Habituation and simple conditioning
Habituation is a simple form of learning. Faced with a persistent or repeated stimulus, an animal may waste time or energy responding each time the stimulus is encountered. Habituation allows the animal to discard such stimuli as irrelevant, and to ignore them. For example, a bird or squirrel foraging near a sidewalk might flee the first few times a human walks past, but eventually it habituates to the human presence and cease to respond.
Taken a step further, animals may learn to associate specific stimuli with either a positive (reward) or aversive (punishment) event; this is called conditioning. Pavlov's famous dogs learned to salivate in response to a bell which rang at feeding time. Even when food was withheld, the bell alone was adequate to cause the response. Salivation is the "conditioned response", the bell is the "conditioned stimulus" and the food is the "unconditioned stimulus". A large and complex scientific literature has developed around the phenomenon of conditioning. Current research on honey bee learning and memory relies heavily on a conditioned response.
Short and longterm storage of information
Let's assume that learning is a costly act for an animal. The costs come in the time it takes to learn something, storage space for information in the brain, and in the neurochemicals required to store the information. If this assumption is true, then animals should learn only those parts of their experience that may be relevant and useful in the future.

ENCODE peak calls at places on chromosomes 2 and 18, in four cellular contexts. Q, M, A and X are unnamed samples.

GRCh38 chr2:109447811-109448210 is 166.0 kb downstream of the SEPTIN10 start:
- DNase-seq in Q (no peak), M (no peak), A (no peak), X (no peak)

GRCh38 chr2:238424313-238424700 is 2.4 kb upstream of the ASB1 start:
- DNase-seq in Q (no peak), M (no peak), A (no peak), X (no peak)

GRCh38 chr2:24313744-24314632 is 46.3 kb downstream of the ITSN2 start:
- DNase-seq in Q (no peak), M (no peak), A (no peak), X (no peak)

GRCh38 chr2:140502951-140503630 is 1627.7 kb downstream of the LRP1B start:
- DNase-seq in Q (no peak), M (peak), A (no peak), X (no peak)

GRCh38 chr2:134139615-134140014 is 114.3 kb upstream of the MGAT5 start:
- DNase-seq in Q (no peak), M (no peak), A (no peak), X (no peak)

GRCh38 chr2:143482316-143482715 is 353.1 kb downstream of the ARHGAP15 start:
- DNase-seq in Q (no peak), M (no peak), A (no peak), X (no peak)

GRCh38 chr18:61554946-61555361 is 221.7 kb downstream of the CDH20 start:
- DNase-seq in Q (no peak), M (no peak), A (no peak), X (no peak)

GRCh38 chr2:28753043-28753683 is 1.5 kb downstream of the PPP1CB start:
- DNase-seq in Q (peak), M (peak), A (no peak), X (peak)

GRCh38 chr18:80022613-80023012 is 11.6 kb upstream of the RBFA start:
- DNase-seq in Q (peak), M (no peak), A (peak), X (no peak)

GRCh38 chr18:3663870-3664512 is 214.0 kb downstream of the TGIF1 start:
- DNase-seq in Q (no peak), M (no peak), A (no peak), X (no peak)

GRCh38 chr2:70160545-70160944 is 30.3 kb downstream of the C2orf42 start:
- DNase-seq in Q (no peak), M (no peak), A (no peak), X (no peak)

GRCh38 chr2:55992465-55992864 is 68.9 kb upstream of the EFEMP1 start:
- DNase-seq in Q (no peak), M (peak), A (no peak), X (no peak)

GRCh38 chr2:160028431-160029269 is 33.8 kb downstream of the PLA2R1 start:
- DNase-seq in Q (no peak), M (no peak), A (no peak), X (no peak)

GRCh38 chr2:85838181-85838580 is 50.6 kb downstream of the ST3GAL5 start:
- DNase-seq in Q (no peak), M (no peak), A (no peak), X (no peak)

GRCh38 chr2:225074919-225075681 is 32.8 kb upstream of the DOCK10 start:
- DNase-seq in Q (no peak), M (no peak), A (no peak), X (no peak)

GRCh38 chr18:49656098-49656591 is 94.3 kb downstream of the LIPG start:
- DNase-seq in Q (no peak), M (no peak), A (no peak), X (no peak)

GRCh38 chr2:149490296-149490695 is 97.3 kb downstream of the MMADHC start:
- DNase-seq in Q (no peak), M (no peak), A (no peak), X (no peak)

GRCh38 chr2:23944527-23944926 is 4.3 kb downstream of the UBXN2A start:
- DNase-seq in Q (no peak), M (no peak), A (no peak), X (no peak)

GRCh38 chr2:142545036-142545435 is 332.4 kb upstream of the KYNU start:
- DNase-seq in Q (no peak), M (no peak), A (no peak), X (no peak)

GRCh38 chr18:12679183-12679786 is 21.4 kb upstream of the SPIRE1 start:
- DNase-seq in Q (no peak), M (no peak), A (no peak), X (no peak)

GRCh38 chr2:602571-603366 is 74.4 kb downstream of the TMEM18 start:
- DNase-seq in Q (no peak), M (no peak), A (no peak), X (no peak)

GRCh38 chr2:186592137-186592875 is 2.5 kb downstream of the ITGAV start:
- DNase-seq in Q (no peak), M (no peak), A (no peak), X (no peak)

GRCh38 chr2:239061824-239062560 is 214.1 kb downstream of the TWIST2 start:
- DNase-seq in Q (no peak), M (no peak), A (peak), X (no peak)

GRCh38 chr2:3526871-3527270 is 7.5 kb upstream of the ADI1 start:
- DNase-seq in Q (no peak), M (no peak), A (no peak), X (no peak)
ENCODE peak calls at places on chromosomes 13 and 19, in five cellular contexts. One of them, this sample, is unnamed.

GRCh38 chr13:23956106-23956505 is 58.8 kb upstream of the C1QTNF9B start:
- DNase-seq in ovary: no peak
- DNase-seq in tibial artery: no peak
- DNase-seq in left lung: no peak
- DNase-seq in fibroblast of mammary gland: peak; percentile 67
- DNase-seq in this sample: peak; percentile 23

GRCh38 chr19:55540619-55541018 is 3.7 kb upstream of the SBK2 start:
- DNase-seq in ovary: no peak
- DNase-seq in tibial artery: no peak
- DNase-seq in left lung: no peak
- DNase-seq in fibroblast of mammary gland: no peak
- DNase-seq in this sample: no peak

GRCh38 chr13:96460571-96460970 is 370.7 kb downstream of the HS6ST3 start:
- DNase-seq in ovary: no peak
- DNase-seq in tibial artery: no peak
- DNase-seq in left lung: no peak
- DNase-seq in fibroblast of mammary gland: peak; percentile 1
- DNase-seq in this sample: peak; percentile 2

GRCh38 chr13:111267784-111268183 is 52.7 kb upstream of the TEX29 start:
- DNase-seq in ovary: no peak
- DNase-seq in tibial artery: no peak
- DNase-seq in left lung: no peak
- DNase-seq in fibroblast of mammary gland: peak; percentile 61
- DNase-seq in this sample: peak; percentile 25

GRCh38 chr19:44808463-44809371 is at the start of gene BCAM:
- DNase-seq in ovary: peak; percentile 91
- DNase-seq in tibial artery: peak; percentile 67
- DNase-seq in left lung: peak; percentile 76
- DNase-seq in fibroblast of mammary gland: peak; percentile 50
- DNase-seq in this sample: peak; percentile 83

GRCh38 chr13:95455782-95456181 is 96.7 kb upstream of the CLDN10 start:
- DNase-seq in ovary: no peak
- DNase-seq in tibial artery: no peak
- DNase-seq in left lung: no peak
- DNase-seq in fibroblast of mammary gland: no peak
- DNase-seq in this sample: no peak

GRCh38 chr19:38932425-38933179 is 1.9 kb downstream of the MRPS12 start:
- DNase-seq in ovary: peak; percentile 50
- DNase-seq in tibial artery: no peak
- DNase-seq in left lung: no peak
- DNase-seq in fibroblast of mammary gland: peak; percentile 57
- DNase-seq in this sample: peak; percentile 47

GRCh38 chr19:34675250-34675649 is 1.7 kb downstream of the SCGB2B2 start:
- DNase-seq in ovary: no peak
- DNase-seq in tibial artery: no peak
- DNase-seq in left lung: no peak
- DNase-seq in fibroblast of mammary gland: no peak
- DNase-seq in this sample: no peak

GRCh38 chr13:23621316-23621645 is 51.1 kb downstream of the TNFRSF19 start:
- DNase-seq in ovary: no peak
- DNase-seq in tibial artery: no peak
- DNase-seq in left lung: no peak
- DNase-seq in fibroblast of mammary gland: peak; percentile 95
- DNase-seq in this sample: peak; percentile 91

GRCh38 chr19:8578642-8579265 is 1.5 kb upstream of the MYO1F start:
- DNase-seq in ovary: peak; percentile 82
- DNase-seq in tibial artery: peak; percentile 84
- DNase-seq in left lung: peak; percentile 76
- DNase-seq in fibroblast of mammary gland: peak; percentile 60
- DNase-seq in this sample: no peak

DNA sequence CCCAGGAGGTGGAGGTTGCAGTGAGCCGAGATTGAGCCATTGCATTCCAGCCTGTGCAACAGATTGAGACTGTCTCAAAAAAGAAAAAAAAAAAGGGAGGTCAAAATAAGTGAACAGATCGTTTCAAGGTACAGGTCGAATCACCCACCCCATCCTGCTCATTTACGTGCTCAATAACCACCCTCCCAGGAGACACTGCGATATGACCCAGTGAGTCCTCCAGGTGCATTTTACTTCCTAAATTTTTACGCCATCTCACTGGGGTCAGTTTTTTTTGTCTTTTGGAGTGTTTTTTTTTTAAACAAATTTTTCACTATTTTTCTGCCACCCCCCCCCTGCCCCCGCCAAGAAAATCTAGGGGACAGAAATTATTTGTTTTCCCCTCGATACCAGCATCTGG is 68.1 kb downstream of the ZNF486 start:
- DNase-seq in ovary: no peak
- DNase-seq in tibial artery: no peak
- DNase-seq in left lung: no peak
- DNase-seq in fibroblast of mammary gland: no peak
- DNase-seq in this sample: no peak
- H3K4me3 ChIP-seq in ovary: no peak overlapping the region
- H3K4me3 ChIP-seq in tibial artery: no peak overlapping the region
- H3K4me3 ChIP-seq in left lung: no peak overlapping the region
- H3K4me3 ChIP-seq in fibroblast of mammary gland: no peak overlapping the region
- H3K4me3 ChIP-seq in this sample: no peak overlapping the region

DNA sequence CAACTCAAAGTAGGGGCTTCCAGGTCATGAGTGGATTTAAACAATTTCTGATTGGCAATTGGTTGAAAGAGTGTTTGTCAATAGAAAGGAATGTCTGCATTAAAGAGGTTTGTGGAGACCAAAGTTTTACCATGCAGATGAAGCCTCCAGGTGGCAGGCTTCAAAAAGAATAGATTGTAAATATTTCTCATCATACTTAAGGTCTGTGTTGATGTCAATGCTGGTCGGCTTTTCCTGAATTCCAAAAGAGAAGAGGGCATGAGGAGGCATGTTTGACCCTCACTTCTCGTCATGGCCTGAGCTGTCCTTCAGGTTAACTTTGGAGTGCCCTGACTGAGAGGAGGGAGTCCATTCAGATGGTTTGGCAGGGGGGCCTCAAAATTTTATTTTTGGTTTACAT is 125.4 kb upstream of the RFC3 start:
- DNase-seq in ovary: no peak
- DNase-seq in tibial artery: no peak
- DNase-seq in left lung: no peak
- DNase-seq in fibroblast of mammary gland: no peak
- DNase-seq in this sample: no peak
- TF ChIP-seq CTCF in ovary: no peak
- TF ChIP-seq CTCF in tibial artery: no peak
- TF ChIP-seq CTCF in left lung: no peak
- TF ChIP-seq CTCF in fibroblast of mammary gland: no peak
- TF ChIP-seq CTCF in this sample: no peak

In general, animals find it convenient to divide learned information into two types. The first is information that may be useful in the next few minutes, but which if remembered later just clutters their thinking. A coyote might note mouse running under a specific bush. This information is useful while the coyote hunts for the mouse, but later on (considering the large number of bushes the coyote might encounter) is probably not helpful. The same coyote may remember the location of a stream where it drinks; the water remains in the same location and a longterm memory of that location could be quite useful.
This logic leads to the prediction that short and longterm memory should be handled somewhat different in animal's brains, and that the persistence of a memory should be tied to the length of time over which it might be useful. An excellent example of the importance of longterm memory in animals is the retrieval of cached food.
How "intelligent" are animals in their ability to assess, solve-problems, apply insight, and utilize their longterm memory? Certain animals, such as canids, apes, and corvids (crows and their relatives), display surprising abilities. Measuring intelligence, though, is a controversial task, and investigators need to avoid being bound by human-based measures of intelligence when they ask these questions of animals.
Intelligence is difficult, if not impossible, to define and measure in humans, much less in animals. It is, however, an interesting topic. I've divided intelligence into five areas, which roughly correspond to mental capacities that a "smart" person might display.
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copyright ©2001 Michael D. Breed, all rights reserved